2008 Music Rundown

I never realized this before, but it’s surprisingly easy to do a year-end music rundown when you haven’t listened to much new music! In no particular order except that the Portishead is HOLY SHIT AWESOME, here’s some 2008-released stuff I especially enjoyed.


  • Third (Portishead): I have never had high expectations so comprehensively and delightfully exceeded. It is everything I loved about Portishead, yet nothing like what came before.
  • Rook (Shearwater): Gorgeous, varied collection of songs all tied together by Jonathan Meiburg’s supple, versatile voice.
  • Attack And Release (Black Keys): I really love the Dangermouse production on this, the sound breathes and floats in what feels like a very non-garagerocky space but the band sounds as tight as ever.
  • Carried To Dust (Calexico): I didn’t like Garden Ruin much, so I love that this album is so reminiscent of my favourite parts of Feast Of Wire – which is to say, it’s more songs for that time just after the sun’s dramatic dip below the horizon when what remains in the sky is the most ethereal, subtle light.
  • The Bake Sale EP (Cool Kids): Creative beat making, pretty good ass-shaking.
  • Distortion (Magnetic Fields): Stephin Merritt’s songwriting has usually been strong enough to pull off Magnetic Fields’ various concept albums, and this album’s concept – every song drenched in Psychocandy-inspired distortion – had me from hello.

Songs: [1. From albums which aren’t in my favourites list, either because I didn’t like them enough or haven’t heard them yet.]

  • Serpentine (Chris Bathgate): If we named songs the way classical composers used to, this could be “Serenade for piano, double bass, and pensive, almost reverential, human voice”. The album (A Cork Tale Wake) is decent too, and especially recommended if you like The Frames.
  • My Pillow Is The Threshhold (Silver Jews): The quiet shimmering guitar background which escalates to a final minute of restrained soundwall-y bliss is so lovely. The album (Lookout Mountain Lookout Sea) is also good, but omitted from the above list because I rate it slightly less highly than the band’s others.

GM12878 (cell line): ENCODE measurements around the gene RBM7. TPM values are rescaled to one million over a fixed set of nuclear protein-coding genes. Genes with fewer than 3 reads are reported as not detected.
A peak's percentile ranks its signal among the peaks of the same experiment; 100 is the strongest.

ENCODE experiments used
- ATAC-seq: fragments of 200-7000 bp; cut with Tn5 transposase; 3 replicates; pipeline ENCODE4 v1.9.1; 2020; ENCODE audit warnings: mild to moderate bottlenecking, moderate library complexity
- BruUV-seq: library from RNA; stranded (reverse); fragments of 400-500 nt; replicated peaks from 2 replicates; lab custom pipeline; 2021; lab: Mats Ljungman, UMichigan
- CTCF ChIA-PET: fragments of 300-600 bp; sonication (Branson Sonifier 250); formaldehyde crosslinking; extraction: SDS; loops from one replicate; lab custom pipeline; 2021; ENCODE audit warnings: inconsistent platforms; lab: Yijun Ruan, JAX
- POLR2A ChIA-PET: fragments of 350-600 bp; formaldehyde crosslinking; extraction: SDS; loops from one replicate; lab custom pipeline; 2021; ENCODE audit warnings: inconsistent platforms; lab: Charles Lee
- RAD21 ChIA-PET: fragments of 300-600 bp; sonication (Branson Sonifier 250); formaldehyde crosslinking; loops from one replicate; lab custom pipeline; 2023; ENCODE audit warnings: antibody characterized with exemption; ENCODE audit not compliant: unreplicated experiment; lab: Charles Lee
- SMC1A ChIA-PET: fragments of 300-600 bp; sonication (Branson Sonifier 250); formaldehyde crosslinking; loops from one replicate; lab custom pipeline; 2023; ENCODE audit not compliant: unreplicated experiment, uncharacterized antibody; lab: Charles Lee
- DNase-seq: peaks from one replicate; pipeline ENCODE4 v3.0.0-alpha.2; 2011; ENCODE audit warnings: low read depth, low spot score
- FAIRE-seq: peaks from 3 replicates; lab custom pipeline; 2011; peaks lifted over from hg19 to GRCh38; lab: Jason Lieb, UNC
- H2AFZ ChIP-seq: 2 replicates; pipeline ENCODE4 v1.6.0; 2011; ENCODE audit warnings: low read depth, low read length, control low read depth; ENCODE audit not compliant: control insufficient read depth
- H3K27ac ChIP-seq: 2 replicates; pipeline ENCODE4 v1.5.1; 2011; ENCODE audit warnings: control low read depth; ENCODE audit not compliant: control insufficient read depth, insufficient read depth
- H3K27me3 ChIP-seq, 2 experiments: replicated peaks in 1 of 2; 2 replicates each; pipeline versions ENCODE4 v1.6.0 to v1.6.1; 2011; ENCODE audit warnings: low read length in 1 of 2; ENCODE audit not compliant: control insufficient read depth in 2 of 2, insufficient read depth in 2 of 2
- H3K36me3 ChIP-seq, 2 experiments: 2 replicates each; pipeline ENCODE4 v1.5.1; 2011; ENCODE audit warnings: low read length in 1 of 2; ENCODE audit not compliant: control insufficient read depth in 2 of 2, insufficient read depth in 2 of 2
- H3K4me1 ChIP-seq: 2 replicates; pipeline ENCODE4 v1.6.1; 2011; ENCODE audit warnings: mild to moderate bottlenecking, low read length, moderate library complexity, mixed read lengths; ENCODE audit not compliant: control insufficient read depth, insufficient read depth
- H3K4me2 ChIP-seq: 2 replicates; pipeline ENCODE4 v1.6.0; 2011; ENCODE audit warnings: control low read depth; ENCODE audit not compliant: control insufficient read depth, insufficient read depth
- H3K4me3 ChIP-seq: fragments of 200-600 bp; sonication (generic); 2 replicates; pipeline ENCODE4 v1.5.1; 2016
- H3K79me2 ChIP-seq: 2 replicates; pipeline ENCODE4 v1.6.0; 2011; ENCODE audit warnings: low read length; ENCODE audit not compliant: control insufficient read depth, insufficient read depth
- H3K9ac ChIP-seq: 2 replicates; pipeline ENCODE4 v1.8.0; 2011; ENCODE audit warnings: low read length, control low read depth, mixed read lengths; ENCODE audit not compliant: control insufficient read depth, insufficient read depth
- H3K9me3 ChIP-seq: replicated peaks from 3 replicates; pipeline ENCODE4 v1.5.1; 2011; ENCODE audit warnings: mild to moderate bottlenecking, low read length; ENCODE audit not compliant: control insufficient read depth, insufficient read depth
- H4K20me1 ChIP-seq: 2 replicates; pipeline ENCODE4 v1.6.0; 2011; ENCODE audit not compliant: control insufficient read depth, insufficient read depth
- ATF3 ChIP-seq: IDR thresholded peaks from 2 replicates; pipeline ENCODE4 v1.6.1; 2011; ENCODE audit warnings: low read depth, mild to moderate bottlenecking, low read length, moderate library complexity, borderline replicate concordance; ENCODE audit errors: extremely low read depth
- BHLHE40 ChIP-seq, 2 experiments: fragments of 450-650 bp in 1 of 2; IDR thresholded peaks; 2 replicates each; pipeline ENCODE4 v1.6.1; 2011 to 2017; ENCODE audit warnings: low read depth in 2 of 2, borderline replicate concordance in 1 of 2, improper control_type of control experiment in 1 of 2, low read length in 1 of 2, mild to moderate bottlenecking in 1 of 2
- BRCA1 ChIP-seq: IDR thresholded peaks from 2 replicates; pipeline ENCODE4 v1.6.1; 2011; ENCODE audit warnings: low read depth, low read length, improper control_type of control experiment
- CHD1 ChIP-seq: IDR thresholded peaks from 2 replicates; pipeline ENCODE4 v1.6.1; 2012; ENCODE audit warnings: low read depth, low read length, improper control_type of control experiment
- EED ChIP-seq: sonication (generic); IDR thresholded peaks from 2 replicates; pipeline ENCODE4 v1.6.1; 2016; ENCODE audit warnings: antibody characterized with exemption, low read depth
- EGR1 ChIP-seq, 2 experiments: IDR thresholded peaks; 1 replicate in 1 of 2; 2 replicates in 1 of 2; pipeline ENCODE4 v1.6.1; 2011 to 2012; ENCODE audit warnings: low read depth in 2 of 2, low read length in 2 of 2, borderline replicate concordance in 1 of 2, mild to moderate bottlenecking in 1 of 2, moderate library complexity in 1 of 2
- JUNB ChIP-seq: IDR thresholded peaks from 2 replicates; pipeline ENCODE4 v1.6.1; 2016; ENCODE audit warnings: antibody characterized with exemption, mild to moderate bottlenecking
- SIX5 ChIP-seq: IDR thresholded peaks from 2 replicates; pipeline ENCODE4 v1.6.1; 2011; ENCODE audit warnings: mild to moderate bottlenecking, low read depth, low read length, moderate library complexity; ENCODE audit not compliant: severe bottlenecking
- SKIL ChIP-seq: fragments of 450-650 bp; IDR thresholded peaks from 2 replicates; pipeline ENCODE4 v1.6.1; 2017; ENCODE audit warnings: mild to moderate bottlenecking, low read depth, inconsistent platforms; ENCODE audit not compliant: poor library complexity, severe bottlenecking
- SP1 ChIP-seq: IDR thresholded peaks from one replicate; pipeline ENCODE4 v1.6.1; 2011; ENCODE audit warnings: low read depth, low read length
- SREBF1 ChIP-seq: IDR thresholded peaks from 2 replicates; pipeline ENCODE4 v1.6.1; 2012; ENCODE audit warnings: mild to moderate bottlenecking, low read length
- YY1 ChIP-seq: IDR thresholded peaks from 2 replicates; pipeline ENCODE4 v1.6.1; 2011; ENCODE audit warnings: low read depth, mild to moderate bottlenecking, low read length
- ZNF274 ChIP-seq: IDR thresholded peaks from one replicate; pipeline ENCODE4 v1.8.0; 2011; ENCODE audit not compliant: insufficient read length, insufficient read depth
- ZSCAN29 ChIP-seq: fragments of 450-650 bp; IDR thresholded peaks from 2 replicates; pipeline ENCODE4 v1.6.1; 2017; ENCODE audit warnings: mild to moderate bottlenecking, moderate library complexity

• Seeing Hands (Dengue Fever): I came for the band name and stayed for Chhom Nimol’s exquisite voice. I don’t know if loving this song is an overcompensatory wannabe-cosmopolitan response to its all-Cambodian exoticism, but I do know it makes me sway happily from side to side.
  • Tiger Mountain Peasant Song (Fleet Foxes): How does a song lie on its back looking up at the clouds, and soar through them, all at the same time?
  • Furr (Blitzen Trapper): Drew me instantly into its story and lyrics, which is rare (for me). The last time that happened was many years ago, with The Decemberists’ Leslie Ann Levine.

But yeah, as is probably obvious, there’s lots more I simply haven’t got round to yet from this year – what else should I add to this list to chase down? What did you love?

  • London Zoo (The Bug)
  • The Renaissance (Q-Tip)
  • At War With Walls And Mazes (Son Lux)
  • Everything That Happens Will Happen Today (Brian Eno and David Byrne)
  • Los Angeles (Flying Lotus)
  • Furr (Blitzen Trapper)